The inspiration comes later, after the in-fighting and paranoia. After blame is thrown around and the characters are belittled by one another. Only after the team is at its lowest, with virtually no cohesion at all, do they finally come together to fight against an army of robots. Why does this happen? Because when you’re that low, you come to realize just how weak you are and how much you need other people. It is at that moment, after exposing one another’s flaws and fears and accepting them, that the Avengers truly comes together as a team.


An “A” for Effort, by Josh Long

1 Apr

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Traditionally, the American Christian right is closely associated with conservatism and traditional “American” values. So it’s no surprise that Burns Family Studios, a Christian film company started by two home-schooling families, chooses to set their new film around the American Revolution. The company has one film under their belt so far, the medieval epic Pendragon: Sword of His Father, which was well received at several Christian and Family Film festivals. While Pendragon was a passion project shot in back yards and starring the Burns family themselves, Beyond the Mask is a more ambitious, higher budget project, aiming to stand alongside similar Hollywood projects.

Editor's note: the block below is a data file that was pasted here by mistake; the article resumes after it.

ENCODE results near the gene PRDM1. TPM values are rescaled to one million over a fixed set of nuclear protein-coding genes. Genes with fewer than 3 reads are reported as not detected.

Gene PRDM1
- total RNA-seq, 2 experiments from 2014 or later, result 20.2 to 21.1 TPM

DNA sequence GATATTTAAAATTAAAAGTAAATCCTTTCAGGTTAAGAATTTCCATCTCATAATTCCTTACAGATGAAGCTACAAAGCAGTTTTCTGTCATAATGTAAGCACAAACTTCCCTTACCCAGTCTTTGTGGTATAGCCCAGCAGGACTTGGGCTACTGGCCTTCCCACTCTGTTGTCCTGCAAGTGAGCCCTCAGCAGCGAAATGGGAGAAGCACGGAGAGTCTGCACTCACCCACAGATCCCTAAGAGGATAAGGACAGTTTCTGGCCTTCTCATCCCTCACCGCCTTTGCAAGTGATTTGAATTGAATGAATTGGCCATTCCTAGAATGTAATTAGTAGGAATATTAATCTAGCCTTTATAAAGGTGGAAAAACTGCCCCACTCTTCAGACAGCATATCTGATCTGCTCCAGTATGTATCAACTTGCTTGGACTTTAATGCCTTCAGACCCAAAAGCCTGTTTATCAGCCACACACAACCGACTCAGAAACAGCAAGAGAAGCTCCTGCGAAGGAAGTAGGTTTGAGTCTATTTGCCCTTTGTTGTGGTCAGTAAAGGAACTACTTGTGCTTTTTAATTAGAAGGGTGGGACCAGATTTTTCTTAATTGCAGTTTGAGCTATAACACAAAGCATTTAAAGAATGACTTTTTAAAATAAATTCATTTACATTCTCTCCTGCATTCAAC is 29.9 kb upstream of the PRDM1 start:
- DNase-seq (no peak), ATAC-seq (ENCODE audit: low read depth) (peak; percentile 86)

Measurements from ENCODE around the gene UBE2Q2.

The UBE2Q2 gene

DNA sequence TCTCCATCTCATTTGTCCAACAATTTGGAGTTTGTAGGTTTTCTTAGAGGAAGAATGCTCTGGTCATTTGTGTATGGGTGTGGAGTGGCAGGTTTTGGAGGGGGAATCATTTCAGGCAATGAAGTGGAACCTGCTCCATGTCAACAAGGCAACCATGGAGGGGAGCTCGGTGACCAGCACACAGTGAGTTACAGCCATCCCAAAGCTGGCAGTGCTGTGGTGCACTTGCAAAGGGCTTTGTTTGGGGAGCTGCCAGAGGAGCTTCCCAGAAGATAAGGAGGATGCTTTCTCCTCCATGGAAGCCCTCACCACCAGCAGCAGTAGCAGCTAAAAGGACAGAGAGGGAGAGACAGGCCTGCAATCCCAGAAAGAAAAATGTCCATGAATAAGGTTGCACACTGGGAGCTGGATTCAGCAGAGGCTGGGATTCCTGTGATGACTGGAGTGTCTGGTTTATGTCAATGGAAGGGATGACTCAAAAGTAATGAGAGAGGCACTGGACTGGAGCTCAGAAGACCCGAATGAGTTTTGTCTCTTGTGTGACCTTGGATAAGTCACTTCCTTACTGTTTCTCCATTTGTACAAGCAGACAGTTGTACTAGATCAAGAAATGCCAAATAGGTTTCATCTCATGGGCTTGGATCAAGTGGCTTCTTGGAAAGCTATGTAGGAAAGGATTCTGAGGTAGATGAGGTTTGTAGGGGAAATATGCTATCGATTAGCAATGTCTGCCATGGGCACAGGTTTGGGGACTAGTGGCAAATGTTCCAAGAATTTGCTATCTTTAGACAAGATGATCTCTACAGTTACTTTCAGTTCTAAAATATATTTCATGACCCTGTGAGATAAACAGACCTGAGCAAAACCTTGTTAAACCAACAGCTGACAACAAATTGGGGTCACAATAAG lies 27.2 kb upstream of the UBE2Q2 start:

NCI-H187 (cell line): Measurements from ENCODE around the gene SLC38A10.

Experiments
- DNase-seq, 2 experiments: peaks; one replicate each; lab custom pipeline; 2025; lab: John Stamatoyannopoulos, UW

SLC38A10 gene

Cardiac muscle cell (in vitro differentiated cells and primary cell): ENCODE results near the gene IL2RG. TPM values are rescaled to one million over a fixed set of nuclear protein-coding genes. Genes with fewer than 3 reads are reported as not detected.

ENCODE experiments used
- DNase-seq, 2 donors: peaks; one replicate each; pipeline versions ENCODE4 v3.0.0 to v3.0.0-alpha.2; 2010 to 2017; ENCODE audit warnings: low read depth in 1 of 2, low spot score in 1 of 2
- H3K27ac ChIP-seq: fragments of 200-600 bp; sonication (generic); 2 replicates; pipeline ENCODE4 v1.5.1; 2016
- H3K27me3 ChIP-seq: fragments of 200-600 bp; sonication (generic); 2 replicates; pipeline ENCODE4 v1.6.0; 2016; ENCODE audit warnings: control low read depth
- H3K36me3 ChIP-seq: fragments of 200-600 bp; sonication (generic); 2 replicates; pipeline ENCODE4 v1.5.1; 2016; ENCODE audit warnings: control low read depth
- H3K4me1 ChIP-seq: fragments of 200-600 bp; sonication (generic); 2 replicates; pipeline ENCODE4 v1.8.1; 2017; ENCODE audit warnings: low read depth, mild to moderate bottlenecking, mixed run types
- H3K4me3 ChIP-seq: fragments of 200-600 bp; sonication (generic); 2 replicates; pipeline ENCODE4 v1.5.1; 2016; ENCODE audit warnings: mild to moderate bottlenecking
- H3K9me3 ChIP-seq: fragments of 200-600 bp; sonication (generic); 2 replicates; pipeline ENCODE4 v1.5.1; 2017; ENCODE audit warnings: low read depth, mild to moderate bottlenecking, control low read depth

Unflattering Imitation, by Reed Lackey

30 Mar


The first and biggest problem with Infernal, though sadly far from the only one, is its decision to emulate the “found footage” format when telling its story.

If you don’t know that term, it first came to prominence with The Blair Witch Project in 1999 and refers to a filming style wherein the narrative appears to play out as if it were captured by a home video camera: with shaky camera work, out of focus shots, and intentionally awkward angles. Since the release and success of “Blair Witch”, dozens of movies ranging from low-budget independents to major studio efforts have sought to imitate the format, with mixed results. The most recent mainstream success franchise to use this format has been the Paranormal Activity films.


Something Old, Something New, by Reed Lackey

28 Feb


One of my biggest criticisms of the genre known as the “Christian film” is that the films too often feel reactionary. Rather than being created from a desire to tell a good story and tell it well, many films in the “Christian” genre are responding to a specific cultural condition with a specific message and an undeniable agenda.

The latest film to fall into this category is Old Fashioned, written and directed by Rik Swartzwelder, who also stars as the lead role opposite Elizabeth Roberts. The film centers around a couple whose romance is more akin to “courtship” than dating and was specifically marketed as the Evangelical response to 50 Shades of Grey. I should be upfront about the fact that I wasn’t expecting much from it.

But the marketing campaign was probably a disservice to the film because what I saw offered me a few surprises, which not only endeared it to me as a positive entry in the “Christian film” genre, but also gave me some glimmers of hope for where that genre might be headed.